Harmonica Players: How to Find Compatible Musicians
Harmonica players sometimes get up onstage alone and perform as true soloists, and unaccompanied virtuosity has a long tradition in blues harmonica. But playing with accompaniment and accompanying others can be very rewarding experiences.
You're bound to wonder where to look to find other musicians to play with. After you’re connected with the local music scene, you’ll have candidates to choose from, but first you have to find the scene. Here are some ways to start out:
Check local bulletin boards for musicians looking for collaborators, whether physical corkboards in music stores or online listing services such as Craigslist. You can also place your own ad seeking players.
Scan the entertainment listings in your daily or weekly newspaper for local bars, restaurants, and nightclubs to see whether they feature blues artists or host a weekly blues jam. (Clubs often schedule jams at slow business times, such as Sunday afternoons or Monday evenings.) You can probably meet other musicians in the audience.
Find out whether your area has a club or association devoted to blues or harmonica and whether it has meetings where you can go and meet other players.
After you find potential collaborators, you have to figure out whether they’re a good fit for you. Whether you want to play in a duo or with a full orchestra, here are some things to consider when you start a new musical group or join an existing one:
Complementary instruments: Harmonica plays in the middle-to-upper range of the sound spectrum, and instruments that can play in the spectrum’s lower-to-middle part, such as guitar and piano, can really fill out the harmonica’s sound. On the other hand, a trio of two flutes and a harmonica (all treble instruments) wouldn’t have any bottom end. It may sound rather ethereal in a blues context, and you and the flute players would likely have a limited repertoire in common.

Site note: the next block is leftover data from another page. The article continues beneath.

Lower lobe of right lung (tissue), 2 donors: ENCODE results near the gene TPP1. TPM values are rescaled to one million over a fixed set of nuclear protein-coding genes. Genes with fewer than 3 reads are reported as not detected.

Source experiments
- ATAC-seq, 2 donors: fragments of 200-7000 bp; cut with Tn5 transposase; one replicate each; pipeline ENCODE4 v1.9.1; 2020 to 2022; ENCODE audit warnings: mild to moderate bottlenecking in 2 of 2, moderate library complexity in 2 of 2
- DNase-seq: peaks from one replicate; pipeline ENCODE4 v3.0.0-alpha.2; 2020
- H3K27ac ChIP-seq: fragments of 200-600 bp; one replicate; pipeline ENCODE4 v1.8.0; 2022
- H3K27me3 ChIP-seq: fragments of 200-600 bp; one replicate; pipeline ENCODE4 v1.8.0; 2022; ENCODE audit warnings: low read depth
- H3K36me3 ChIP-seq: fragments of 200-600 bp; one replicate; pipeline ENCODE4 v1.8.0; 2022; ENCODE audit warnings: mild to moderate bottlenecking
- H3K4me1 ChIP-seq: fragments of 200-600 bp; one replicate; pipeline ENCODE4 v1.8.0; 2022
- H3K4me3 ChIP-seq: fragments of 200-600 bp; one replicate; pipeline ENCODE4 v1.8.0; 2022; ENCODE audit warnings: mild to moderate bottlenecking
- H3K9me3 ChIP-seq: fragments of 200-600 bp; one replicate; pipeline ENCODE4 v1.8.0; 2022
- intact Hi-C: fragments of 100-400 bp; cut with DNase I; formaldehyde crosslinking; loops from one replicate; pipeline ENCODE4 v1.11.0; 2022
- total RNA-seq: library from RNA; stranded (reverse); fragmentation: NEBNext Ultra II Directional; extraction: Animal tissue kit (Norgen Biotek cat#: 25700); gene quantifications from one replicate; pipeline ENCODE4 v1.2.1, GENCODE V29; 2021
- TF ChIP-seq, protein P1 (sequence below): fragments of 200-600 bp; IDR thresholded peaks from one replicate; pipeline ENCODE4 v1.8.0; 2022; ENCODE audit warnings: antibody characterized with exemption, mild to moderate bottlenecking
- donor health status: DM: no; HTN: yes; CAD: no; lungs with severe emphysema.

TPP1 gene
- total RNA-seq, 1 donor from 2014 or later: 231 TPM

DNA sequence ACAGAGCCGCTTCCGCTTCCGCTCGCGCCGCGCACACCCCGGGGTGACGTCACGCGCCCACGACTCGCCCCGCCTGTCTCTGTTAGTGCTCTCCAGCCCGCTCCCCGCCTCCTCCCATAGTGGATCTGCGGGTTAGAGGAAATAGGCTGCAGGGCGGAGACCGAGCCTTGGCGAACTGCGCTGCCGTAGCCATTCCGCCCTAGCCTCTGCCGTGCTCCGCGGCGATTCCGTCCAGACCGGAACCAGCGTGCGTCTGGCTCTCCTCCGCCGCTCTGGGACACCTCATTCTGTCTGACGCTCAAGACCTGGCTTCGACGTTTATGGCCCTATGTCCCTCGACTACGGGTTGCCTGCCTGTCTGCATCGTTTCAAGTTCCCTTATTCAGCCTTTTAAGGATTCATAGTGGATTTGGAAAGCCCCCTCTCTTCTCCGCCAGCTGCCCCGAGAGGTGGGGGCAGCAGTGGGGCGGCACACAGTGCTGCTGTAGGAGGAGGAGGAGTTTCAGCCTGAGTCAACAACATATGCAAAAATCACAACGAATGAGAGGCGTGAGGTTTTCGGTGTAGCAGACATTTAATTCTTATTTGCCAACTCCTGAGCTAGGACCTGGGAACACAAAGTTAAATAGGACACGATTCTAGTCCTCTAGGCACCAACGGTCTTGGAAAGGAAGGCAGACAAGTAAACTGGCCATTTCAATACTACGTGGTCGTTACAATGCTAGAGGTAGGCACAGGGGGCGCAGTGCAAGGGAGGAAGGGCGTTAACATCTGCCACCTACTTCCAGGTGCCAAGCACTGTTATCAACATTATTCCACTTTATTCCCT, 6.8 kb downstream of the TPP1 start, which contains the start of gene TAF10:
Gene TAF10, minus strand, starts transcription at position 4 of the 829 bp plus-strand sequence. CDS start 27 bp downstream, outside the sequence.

Similar musical styles: If you want to play acoustic, down-home blues and you hook up with a death-metal guitarist who wants to shred at stadium-level sound volumes, you have either fertile ground for a new stylistic hybrid or grounds for a quick musical divorce. Look for people who want to play the same kind of music that you do.
Appropriate skill levels: If the difference in skill level is too great, you’ll end up being the weak link; you’ll sound bad by comparison and may feel inferior. On the other hand, if you’re by far the best player in a band, you may get bored or frustrated. Overall, try to find players whose skill level is near your own.
Compatible goals: If you want to just jam in your living room or play at nursing homes while holding down a steady job but your prospective band mates want to go on an extended tour of punk clubs hundreds of miles apart and crash in the van between gigs, you may want to look for partners whose goals more closely match your own.
Positive personalities: You don’t have to be best friends with your musical partners (though it’s nice if you can be). If someone you play with drives you nuts because of a personality conflict or irresponsible behavior, either the music had better be really, really good or you may want to part ways with that person.
Matching schedules: Even if you find cool people who play complementary instruments in your desired style and share all your musical goals, you need to be able to get together in the same place at the same time on a regular basis. Compare schedules to make sure you actually have enough opportunities to do the things you want to do together.